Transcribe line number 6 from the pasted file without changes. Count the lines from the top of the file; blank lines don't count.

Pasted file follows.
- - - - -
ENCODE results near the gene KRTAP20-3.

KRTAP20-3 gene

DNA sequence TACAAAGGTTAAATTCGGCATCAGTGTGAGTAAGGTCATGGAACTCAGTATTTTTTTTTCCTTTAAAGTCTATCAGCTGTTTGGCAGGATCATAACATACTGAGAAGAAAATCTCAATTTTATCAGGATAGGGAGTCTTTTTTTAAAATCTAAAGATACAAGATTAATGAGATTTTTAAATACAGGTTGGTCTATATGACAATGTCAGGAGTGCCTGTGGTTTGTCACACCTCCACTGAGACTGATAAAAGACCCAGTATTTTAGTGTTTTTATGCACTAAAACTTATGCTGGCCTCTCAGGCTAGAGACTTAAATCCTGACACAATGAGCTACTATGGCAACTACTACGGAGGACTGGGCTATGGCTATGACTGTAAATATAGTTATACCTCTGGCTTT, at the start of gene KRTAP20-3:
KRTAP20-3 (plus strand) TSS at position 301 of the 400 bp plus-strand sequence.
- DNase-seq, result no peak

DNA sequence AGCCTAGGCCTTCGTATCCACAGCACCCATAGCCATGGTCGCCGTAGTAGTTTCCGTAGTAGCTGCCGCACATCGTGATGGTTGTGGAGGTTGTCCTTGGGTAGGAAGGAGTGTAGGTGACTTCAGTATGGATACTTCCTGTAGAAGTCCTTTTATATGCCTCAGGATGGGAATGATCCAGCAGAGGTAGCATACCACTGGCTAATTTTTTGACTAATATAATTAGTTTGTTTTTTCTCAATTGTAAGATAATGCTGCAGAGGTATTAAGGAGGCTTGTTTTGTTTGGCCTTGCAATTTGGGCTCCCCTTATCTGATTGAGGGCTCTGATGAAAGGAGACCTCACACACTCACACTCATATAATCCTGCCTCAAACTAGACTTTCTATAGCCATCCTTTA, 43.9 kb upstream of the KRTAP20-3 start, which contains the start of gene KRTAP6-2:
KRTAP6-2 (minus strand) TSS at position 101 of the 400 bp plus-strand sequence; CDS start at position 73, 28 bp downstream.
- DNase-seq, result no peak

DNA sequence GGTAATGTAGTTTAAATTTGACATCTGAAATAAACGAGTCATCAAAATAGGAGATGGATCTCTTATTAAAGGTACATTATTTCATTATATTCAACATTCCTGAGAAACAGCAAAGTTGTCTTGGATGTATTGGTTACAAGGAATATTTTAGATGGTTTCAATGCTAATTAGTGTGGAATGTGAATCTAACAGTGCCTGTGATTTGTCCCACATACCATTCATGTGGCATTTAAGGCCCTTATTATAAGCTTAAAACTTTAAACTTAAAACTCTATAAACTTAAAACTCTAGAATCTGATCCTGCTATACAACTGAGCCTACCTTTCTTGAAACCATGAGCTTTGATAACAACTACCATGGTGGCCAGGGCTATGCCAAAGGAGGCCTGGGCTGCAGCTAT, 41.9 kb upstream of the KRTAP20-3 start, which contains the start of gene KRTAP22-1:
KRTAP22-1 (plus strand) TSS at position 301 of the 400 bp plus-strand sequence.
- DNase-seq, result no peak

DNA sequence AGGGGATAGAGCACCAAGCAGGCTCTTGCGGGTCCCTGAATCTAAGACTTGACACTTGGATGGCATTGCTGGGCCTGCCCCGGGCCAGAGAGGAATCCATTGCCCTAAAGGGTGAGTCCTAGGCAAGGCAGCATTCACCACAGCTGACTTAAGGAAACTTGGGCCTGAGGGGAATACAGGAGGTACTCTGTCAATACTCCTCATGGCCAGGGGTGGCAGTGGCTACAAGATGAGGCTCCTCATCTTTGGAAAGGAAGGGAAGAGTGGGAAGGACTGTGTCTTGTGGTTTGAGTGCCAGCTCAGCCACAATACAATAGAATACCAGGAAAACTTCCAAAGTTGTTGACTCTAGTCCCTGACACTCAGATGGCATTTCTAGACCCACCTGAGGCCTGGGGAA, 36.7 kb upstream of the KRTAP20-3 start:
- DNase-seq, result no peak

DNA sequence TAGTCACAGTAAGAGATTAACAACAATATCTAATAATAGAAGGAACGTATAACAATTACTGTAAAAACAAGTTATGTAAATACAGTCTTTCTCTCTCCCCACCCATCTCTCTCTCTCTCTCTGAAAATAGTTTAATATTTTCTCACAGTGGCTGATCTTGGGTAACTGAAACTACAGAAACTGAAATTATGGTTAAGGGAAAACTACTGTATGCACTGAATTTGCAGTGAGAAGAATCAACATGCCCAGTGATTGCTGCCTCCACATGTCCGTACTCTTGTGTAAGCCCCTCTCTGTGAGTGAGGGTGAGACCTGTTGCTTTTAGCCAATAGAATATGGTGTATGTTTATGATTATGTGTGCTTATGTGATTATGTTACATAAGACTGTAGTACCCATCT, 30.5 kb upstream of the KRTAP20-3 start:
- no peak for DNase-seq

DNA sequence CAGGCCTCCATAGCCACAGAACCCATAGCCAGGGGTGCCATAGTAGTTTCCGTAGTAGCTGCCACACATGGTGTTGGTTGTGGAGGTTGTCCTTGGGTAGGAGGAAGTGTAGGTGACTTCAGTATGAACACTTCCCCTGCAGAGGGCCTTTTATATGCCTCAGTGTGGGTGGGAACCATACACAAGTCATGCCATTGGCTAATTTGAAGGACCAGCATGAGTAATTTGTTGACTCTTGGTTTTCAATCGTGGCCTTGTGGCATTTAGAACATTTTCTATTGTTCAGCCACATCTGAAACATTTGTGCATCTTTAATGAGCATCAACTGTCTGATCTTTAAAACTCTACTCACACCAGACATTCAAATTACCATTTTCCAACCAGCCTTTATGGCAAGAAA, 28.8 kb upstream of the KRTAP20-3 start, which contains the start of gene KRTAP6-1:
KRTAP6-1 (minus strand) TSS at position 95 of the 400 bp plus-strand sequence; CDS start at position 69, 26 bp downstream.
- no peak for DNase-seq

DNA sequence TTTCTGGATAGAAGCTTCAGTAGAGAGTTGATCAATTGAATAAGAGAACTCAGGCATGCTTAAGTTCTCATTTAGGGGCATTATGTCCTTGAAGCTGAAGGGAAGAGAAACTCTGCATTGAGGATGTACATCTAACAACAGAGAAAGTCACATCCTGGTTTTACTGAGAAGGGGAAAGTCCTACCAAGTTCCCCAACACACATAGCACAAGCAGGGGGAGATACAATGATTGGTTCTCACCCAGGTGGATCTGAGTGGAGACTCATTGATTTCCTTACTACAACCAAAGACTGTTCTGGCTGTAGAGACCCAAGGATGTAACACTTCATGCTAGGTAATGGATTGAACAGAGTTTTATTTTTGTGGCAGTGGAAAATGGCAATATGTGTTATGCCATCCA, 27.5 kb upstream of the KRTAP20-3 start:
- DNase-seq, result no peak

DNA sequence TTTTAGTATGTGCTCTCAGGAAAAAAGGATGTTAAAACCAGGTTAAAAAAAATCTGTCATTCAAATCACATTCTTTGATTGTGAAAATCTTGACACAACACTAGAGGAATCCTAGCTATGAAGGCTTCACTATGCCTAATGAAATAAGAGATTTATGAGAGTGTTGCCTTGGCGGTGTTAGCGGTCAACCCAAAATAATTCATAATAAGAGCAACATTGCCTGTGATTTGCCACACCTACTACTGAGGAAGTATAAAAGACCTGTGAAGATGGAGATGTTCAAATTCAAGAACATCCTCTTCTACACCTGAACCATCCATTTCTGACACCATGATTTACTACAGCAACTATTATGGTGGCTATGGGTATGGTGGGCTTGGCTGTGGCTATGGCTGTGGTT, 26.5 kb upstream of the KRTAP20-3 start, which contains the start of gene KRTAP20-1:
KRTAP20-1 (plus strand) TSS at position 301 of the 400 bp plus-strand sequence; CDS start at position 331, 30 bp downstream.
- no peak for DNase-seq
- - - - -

DNA sequence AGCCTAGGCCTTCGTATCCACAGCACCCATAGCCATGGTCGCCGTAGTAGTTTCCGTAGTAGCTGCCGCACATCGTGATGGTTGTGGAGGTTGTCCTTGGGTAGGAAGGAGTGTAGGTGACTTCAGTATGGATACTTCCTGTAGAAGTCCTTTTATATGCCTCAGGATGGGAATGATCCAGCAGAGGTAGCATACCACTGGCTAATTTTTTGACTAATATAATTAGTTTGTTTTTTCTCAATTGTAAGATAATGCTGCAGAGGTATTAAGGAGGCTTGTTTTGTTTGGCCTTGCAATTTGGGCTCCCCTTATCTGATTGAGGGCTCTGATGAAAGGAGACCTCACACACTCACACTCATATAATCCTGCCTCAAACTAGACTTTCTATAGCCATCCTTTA, 43.9 kb upstream of the KRTAP20-3 start, which contains the start of gene KRTAP6-2: